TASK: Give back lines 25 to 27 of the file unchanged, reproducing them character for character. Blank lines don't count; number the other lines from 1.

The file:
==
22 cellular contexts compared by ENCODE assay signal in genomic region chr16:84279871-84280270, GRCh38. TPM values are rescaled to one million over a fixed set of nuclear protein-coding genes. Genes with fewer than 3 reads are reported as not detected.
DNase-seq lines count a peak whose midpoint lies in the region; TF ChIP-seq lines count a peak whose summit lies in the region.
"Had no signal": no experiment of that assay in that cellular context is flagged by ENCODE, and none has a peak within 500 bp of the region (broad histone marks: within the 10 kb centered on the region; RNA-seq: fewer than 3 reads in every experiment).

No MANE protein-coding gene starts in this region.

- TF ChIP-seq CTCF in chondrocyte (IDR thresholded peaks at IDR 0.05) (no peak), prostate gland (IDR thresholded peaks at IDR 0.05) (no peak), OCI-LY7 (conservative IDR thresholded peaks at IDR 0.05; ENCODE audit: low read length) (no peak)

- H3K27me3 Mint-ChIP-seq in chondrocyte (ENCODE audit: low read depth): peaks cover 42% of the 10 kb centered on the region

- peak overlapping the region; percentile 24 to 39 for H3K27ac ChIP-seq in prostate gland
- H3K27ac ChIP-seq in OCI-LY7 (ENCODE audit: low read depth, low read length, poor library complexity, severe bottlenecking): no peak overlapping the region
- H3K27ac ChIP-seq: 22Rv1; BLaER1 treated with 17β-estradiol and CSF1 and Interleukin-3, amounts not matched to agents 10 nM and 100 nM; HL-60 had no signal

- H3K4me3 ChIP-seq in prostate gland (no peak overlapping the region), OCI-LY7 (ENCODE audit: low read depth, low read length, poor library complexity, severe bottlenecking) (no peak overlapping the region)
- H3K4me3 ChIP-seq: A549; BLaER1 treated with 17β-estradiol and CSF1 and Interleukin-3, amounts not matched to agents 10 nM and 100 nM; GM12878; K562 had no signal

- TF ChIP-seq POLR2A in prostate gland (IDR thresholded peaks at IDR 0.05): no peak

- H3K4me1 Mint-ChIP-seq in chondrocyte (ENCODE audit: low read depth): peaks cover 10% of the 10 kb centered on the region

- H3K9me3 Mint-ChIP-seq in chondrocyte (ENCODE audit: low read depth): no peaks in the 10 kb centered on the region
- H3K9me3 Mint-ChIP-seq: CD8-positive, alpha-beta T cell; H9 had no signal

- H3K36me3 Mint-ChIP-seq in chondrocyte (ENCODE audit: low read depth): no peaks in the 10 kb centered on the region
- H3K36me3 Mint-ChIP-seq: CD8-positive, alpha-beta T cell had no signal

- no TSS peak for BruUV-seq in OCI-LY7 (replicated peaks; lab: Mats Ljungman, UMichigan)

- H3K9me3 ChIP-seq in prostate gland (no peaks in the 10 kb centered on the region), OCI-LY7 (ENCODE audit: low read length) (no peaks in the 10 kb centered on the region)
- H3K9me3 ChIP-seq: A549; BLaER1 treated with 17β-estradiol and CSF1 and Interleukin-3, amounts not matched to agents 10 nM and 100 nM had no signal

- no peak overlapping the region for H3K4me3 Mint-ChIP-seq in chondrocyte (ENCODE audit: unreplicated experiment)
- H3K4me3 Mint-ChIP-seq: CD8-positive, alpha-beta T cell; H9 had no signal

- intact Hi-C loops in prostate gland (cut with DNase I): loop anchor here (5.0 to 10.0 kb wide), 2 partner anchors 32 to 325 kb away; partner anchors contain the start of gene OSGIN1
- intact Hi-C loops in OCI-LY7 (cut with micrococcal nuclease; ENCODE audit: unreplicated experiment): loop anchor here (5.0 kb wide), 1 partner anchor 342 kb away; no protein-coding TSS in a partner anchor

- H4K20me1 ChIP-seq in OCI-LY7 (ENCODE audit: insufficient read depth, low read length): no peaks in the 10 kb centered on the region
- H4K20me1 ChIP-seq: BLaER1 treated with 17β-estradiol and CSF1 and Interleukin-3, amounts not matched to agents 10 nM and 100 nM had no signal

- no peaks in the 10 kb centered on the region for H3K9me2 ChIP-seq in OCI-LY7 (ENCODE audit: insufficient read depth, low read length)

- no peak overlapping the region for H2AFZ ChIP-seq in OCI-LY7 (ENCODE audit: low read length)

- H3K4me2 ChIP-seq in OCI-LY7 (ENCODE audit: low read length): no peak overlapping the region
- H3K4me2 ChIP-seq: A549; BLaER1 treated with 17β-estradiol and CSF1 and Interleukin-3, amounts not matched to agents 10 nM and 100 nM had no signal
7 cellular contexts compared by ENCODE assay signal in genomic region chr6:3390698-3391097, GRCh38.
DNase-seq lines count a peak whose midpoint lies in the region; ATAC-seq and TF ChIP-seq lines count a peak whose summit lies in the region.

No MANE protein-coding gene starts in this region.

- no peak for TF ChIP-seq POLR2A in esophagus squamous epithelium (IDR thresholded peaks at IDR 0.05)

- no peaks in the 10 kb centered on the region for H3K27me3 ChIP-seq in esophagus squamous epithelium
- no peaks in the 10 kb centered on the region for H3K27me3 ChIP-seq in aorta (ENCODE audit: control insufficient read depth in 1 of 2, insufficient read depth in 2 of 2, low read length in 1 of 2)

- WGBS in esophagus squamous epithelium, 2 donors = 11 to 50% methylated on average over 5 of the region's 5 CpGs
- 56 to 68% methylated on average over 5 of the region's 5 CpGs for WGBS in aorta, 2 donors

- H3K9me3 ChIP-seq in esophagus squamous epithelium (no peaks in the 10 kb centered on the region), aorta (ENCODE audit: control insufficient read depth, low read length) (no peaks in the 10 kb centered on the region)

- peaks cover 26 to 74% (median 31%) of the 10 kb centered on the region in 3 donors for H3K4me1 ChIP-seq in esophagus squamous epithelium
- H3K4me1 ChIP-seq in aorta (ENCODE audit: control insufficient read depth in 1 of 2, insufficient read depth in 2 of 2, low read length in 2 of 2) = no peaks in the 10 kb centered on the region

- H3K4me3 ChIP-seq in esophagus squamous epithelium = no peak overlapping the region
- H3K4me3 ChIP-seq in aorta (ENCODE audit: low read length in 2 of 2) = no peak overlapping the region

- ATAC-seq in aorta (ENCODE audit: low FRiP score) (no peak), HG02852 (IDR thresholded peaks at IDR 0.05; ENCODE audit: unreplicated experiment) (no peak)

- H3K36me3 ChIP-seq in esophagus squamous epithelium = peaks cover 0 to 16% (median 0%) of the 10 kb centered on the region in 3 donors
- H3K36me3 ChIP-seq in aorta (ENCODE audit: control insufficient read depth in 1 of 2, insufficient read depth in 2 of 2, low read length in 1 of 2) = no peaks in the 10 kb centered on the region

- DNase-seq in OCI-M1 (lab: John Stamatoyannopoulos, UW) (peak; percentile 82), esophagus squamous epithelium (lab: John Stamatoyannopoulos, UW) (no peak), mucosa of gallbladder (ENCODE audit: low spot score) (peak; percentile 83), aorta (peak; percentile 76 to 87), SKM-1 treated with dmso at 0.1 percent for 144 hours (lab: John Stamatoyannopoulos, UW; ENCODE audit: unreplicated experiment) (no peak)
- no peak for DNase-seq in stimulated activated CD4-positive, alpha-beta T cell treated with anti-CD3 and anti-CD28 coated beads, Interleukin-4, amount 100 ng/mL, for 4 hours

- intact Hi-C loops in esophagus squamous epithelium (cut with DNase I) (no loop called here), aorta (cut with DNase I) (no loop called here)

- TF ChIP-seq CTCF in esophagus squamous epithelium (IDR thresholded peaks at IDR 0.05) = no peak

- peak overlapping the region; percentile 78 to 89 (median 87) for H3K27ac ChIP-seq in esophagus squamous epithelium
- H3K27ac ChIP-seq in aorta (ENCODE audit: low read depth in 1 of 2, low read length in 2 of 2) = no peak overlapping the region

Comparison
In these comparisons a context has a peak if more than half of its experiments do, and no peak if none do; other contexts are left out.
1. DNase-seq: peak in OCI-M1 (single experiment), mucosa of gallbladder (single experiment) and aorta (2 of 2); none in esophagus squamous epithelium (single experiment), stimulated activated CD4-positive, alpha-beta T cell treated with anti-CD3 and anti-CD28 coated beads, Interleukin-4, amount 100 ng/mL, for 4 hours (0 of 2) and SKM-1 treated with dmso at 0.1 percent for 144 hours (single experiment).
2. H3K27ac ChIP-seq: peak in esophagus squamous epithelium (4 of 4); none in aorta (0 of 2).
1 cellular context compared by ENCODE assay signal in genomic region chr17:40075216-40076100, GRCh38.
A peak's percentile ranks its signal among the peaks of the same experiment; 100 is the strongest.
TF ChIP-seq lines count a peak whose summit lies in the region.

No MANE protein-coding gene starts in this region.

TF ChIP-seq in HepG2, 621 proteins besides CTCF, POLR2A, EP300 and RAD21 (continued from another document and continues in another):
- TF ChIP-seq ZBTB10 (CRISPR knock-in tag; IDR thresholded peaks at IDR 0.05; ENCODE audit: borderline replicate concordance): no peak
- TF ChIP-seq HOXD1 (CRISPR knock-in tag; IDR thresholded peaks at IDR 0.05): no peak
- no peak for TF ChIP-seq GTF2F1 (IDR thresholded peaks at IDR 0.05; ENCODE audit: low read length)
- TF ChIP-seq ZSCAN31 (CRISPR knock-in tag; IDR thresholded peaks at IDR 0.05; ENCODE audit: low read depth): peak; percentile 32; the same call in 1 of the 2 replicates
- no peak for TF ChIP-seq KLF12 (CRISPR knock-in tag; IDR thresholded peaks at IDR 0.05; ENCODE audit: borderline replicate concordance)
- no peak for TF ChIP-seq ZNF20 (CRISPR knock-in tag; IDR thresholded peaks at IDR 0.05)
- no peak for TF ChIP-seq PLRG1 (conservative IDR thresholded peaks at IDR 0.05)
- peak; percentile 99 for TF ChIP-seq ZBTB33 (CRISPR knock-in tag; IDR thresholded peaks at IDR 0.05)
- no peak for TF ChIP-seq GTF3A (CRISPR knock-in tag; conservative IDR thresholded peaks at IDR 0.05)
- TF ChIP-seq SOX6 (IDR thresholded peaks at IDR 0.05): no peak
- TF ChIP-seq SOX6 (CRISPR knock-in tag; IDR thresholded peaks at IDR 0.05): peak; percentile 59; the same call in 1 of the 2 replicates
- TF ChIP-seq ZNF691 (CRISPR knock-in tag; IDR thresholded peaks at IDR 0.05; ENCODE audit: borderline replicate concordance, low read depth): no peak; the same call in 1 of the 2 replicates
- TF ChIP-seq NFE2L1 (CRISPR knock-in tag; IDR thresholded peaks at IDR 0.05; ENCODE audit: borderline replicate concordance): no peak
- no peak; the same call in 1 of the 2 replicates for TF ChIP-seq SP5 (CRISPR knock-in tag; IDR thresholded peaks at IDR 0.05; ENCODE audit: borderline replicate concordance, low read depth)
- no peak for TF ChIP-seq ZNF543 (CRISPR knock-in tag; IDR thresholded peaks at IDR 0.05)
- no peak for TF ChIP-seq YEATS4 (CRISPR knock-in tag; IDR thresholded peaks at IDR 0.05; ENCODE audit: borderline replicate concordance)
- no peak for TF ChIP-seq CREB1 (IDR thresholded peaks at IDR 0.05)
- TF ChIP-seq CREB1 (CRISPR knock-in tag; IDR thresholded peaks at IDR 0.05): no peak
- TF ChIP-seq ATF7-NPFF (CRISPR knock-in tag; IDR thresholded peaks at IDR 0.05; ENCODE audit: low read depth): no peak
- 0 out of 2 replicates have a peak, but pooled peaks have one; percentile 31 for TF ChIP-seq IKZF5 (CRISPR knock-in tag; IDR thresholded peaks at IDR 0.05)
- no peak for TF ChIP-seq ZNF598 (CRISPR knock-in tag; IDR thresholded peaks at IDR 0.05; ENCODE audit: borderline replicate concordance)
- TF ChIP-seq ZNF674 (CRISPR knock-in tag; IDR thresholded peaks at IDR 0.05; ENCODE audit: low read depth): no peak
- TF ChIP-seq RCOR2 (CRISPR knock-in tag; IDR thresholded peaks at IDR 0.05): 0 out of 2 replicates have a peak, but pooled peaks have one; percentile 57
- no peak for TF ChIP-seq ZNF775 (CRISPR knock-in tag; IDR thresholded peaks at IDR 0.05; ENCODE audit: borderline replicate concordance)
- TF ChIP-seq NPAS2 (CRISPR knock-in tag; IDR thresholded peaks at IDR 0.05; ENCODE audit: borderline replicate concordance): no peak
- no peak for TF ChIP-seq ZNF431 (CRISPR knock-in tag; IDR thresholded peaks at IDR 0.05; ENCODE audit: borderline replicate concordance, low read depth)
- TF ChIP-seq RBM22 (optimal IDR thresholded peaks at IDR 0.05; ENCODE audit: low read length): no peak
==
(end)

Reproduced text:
- H4K20me1 ChIP-seq in OCI-LY7 (ENCODE audit: insufficient read depth, low read length): no peaks in the 10 kb centered on the region
- H4K20me1 ChIP-seq: BLaER1 treated with 17β-estradiol and CSF1 and Interleukin-3, amounts not matched to agents 10 nM and 100 nM had no signal

- no peaks in the 10 kb centered on the region for H3K9me2 ChIP-seq in OCI-LY7 (ENCODE audit: insufficient read depth, low read length)